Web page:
# Finding the sides of a right spherical triangle

• lilcoley23@ho
In summary, the conversation discusses the need for help with spherical triangles and the various formulas that can be used to solve problems involving the lengths of sides and angles. The Haversine formula is mentioned as a potential solution, but the individual is unsure how to use it without knowing the values of a, b, and c. They also express frustration in finding examples to follow.
lilcoley23@ho
I need some help with spherical triangles. I am looking for the lengths of the sides of a spherical triangle given that all the angles. One being 90 degrees and the other 2 angles being 50 and 70 degrees. I don't even know how to go about solving this. I know there are 4 formulas for solving these tyle of problems the sine formula, the cosine formula, the polar cosine formula, and the cotangent formula. I also saw something called Napiers formula where you might use a pentagon to show the relationship of angles to sides so maybe I can find an answer with that. I have no idea where to begin to sove this, nor can I find a single example to follow. Please Help!

Thanks so much for a response!

Girards formula gives me formulas for the area of a spherical triangle. Do I have to find the area in order to find the length of the sides? Do you know where I can see examples of solved problems like this. I can't find a single one.

Sorry, for some reason I was thinking area and not radian arc length, what you are looking for is the “Haversine formula”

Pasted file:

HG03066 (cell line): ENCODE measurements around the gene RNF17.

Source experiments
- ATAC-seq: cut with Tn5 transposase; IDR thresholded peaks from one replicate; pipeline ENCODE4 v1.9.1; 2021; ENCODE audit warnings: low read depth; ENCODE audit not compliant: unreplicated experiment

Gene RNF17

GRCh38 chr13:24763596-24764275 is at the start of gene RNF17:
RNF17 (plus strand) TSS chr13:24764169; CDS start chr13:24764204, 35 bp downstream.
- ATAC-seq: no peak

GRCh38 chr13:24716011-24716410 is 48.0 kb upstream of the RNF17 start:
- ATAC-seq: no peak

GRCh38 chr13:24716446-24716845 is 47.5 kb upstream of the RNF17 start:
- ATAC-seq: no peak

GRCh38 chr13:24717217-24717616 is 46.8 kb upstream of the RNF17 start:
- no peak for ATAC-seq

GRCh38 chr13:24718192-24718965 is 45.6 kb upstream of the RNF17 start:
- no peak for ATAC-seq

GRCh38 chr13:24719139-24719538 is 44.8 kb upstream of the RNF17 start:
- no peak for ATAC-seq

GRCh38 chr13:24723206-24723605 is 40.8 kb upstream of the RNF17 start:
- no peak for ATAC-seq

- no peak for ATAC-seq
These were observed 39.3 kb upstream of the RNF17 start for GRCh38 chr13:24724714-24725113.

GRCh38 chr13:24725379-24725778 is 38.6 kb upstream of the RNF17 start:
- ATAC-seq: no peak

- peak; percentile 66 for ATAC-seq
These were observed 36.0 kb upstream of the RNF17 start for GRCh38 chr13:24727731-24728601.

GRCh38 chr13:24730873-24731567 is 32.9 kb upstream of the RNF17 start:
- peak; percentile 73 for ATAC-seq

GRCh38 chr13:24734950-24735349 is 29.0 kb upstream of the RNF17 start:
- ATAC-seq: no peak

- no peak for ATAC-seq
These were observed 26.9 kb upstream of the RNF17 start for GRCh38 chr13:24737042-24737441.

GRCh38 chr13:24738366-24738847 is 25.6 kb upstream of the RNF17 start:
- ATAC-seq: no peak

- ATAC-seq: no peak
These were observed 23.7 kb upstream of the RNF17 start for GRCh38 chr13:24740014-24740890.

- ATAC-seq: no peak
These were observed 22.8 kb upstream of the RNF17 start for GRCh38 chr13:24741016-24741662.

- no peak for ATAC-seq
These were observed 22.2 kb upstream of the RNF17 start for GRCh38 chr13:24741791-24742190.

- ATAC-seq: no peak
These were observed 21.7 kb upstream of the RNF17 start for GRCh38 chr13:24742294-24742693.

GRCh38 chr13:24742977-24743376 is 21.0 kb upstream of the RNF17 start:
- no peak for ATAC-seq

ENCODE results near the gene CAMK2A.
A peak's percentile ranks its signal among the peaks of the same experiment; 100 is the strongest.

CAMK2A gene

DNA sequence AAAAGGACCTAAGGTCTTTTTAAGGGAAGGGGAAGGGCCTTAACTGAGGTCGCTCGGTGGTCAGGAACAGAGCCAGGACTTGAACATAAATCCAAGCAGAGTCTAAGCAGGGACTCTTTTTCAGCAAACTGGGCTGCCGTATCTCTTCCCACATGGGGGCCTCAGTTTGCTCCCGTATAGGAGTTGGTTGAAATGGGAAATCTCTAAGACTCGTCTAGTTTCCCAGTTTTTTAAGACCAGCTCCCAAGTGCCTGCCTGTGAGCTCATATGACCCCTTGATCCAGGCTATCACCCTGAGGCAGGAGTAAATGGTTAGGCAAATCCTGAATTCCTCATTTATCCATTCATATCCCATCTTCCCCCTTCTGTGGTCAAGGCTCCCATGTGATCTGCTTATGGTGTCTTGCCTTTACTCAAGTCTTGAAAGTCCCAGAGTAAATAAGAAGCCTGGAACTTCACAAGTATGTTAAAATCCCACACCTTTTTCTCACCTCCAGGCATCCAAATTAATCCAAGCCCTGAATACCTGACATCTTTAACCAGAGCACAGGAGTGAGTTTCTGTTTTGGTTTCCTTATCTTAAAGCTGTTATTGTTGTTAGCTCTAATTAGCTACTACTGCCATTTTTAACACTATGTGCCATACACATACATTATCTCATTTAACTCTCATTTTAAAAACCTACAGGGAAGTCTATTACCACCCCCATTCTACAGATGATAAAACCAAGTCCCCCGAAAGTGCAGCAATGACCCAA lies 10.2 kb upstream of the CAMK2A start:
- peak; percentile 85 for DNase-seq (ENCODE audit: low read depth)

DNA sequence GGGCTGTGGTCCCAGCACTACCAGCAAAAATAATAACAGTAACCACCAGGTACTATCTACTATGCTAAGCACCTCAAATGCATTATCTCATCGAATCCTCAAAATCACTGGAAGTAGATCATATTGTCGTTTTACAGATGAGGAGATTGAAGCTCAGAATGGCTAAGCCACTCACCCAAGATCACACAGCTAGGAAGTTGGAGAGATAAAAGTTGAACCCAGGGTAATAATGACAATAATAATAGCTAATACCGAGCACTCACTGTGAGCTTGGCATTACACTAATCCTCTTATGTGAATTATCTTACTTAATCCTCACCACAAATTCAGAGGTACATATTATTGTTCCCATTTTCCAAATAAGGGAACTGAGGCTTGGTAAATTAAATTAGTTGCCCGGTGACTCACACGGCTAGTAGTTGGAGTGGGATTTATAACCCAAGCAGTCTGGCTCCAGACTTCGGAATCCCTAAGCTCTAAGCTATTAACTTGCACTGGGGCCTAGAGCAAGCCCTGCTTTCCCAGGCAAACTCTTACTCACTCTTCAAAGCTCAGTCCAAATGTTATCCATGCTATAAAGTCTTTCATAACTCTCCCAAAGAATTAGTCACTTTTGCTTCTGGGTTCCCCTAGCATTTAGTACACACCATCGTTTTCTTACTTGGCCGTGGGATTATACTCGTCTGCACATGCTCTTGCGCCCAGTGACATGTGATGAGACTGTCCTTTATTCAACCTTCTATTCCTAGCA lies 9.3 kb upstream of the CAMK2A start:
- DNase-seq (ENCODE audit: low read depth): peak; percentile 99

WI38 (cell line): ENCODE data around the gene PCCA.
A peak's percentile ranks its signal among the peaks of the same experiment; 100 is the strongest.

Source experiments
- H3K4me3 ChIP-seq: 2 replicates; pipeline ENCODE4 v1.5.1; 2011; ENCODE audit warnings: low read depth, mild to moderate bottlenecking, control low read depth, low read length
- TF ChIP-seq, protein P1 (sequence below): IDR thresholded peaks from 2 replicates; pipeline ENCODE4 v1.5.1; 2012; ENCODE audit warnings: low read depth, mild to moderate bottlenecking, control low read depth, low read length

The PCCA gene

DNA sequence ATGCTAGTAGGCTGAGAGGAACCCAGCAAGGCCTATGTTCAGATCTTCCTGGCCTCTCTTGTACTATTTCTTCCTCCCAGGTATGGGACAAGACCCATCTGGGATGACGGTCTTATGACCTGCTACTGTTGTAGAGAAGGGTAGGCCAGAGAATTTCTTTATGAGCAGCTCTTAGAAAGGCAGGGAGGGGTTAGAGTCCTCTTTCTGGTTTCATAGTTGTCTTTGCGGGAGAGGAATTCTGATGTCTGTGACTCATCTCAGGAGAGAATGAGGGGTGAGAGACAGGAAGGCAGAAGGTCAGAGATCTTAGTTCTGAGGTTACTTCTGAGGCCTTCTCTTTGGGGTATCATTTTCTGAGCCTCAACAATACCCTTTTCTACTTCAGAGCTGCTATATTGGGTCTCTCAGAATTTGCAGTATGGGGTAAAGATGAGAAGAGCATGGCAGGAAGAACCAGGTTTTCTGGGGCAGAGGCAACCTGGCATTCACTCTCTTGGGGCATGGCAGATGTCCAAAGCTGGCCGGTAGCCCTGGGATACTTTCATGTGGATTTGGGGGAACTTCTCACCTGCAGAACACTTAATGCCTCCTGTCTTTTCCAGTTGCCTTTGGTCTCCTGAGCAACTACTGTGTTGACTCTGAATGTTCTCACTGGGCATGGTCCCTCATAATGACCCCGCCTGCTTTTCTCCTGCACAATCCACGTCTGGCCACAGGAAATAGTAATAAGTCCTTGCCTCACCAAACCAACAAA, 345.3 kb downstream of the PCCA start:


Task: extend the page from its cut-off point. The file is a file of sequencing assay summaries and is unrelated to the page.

I think you will find some examples in Wiki.

So the Haversine formula states that cos(c) = cos(a)cos(b) + sin(a)sin(b)sin(C)

I for all of this formula all I really know is C for each formula. So if I have 50 degrees, do I write that the side opposite of that is:

cos(50) = (cos(a)cos(b) - cos(c))/(sin(a)sin(b))

I don't see how I can figure it out anymore than that not knowing what a b or c is? I'm so lost with this stuff!

## 1. How do you define a right spherical triangle?

A right spherical triangle is a triangle formed on the surface of a sphere, where one of the angles measures 90 degrees.

## 2. What are the three sides of a right spherical triangle called?

The three sides of a right spherical triangle are called the hypotenuse, the opposite, and the adjacent.

## 3. How do you find the length of the sides of a right spherical triangle?

The length of the sides of a right spherical triangle can be found using the cosine, sine, and tangent functions, as well as the radius of the sphere and the given angles.

## 4. Is the Pythagorean theorem valid for right spherical triangles?

Yes, the Pythagorean theorem can be used to find the length of the sides of a right spherical triangle, just like it is used for right triangles in Euclidean geometry.

## 5. Can a right spherical triangle have multiple solutions?

Yes, a right spherical triangle can have multiple solutions, as there can be more than one set of angles and sides that satisfy the given conditions.

Replies
5
Views
1K
Replies
9
Views
2K
Replies
1
Views
1K
Replies
6
Views
865
Replies
8
Views
3K
Replies
2
Views
883
Replies
1
Views
3K
Replies
2
Views
1K
Replies
4
Views
11K
Replies
3
Views
350